It is the most comprehensive joint mobility program and system i have ever come across. And it doesn't need you to have a background in anatomy to use it. It is an intuitive system, as suggested by the name "Intu".

Mobility & Function

Programs from the second ring of Prasara Bodyflow Yoga would be best for these purposes. Note that mobility is a function and mobility is not restricted to isolated joint movements but also refers to whole body movement.

Dedicated programs available currently are Prasara Primer and Prasara A Flows.


What is functional training? Simple. aAnything that you do to improve you in your chosen activity, whatever that may be.

However here we are refering to normal and common human movements (functional training for life), not specific sporting or athletic activities. Things like squatting, lunging, lifting, swinging, throwing etc. Even before you look at functional training for sports, you need to be able to be functional for life.

Training to be functional for life makes you functional for sport. But the reverse may not be true.

Every program in CST is functional, therefore it is redundant for me to list out all the programs under this point.


Attribute training basically refers to strength & conditioning. Strength refers to ability to produce force. Conditioning refers to the ability to sustain repeated effort.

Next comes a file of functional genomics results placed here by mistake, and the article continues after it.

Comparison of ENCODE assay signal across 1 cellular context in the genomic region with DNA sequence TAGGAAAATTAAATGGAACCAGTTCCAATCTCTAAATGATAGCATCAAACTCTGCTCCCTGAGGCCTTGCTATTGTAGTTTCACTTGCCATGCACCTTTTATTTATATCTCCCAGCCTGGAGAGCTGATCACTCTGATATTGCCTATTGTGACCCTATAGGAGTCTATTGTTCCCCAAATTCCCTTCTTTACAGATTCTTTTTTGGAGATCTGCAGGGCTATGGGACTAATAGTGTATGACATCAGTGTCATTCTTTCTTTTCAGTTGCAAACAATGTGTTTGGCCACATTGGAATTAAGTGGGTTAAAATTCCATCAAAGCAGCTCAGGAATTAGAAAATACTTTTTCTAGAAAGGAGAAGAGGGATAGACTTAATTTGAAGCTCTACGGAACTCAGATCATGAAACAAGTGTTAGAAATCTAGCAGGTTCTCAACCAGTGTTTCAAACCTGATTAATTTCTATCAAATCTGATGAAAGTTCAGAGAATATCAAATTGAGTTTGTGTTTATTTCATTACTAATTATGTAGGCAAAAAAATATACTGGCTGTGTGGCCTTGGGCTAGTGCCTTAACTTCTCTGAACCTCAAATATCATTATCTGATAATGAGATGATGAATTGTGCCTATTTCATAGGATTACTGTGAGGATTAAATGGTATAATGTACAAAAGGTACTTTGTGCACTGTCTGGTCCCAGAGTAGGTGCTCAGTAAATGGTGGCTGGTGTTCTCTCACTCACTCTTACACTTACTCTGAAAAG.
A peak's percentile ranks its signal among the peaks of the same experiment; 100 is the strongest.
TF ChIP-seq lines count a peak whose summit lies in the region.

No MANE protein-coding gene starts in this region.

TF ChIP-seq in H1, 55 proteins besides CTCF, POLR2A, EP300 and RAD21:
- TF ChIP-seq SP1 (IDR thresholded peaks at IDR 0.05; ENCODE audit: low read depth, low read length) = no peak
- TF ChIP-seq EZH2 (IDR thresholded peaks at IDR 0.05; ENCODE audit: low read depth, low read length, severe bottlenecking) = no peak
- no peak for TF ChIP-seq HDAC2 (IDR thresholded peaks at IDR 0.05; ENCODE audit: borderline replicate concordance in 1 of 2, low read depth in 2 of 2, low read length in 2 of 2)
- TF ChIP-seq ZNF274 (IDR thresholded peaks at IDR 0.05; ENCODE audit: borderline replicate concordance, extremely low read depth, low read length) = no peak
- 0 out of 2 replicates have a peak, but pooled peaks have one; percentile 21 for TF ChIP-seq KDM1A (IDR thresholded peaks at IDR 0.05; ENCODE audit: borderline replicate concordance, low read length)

Many people say they want to be strong. Yet a lot of them have no idea what they want to be strong in.

To be strong overall is to be a jack of all trades. You cannot be strong in everything at the same time.

To be really strong, i mean really strong in something needs specific training. Who is stronger, a gymnast or a breakdancer? A boxer or a wrestler? A weightlifter or a powerlifter? You can argue until the cows come home and there is really no one answer to this.

If you are just starting out and have no idea what your weaknesses are and what you want to be strong in, the currently best available program to delve into would be the TACFIT 26. This has the widest variety of protocols, exercises and tools so far. The biggest back for your buck.

Yes, TACFIT 26 is a conditioning program with a lot of "light" exercises. Light here means lighter than conventional barbell exercises, but not that light, using up to 32kg kettlebell and 45lb Clubbell. You would not build maximal strength with TACFIT 26 but more of using your current level of strength in unconventional ranges of motion.


Every program in CST has some effects on fat loss and muscle gain. Actually any training you do has an effect on your physique, it is just a matter of degrees. Some programs may produce more of a fat burning effect than others and vice versa.

For fat loss, some programs you can start with would be those that use the Tabata ProtocolPrimal Stress program, included with the TACFIT 26 package is ideal for this goal.

If you just like to purchase Primal Stress on its own, go here:

For muscle gain, to me the conventional approach to mass gain with "To be strong, lift heavy. To get big, lift heavy a lot of times" with basic barbell exercises a la Starting Strength makes more sense if you disregard the 6 degrees of freedom.


Note that i do not have all the programs from CST. However i have enough programs and have done enough of them to have an informed opinion to recommend you what to do. And i am biased toward TACFIT. I love the simplicity of the protocols in TACFIT. This does not mean that the rest are not as good. They are. All programs from CST are some of the best and most innovative fitness programs out there. Also note that they are fitness programs, not sport specific programs. The only sport TACFIT is designed for is fighting. However that does not mean that it won't help you in other sport.